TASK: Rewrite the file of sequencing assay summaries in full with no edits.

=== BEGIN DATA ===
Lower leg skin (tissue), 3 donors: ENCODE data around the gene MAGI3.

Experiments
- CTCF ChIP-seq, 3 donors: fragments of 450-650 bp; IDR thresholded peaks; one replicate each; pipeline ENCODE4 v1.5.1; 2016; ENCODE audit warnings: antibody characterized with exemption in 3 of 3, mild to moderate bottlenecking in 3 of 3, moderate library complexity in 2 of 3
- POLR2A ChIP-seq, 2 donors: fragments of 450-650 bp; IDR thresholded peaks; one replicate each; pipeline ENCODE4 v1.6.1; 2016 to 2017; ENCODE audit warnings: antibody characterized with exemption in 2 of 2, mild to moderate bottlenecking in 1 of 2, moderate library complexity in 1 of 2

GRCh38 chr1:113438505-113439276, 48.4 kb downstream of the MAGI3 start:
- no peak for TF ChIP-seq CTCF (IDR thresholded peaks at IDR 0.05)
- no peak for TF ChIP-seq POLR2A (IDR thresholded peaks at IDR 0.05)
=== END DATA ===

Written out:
Lower leg skin (tissue), 3 donors: ENCODE data around the gene MAGI3.

Experiments
- CTCF ChIP-seq, 3 donors: fragments of 450-650 bp; IDR thresholded peaks; one replicate each; pipeline ENCODE4 v1.5.1; 2016; ENCODE audit warnings: antibody characterized with exemption in 3 of 3, mild to moderate bottlenecking in 3 of 3, moderate library complexity in 2 of 3
- POLR2A ChIP-seq, 2 donors: fragments of 450-650 bp; IDR thresholded peaks; one replicate each; pipeline ENCODE4 v1.6.1; 2016 to 2017; ENCODE audit warnings: antibody characterized with exemption in 2 of 2, mild to moderate bottlenecking in 1 of 2, moderate library complexity in 1 of 2

GRCh38 chr1:113438505-113439276, 48.4 kb downstream of the MAGI3 start:
- no peak for TF ChIP-seq CTCF (IDR thresholded peaks at IDR 0.05)
- no peak for TF ChIP-seq POLR2A (IDR thresholded peaks at IDR 0.05)